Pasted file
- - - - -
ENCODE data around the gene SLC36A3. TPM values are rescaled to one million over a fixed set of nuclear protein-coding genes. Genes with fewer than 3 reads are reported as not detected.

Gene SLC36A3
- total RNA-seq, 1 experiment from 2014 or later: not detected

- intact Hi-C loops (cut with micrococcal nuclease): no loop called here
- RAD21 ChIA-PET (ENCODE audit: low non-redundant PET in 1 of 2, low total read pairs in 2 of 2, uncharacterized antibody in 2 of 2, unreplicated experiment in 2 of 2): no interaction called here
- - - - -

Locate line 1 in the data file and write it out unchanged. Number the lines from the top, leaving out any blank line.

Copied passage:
ENCODE data around the gene SLC36A3. TPM values are rescaled to one million over a fixed set of nuclear protein-coding genes. Genes with fewer than 3 reads are reported as not detected.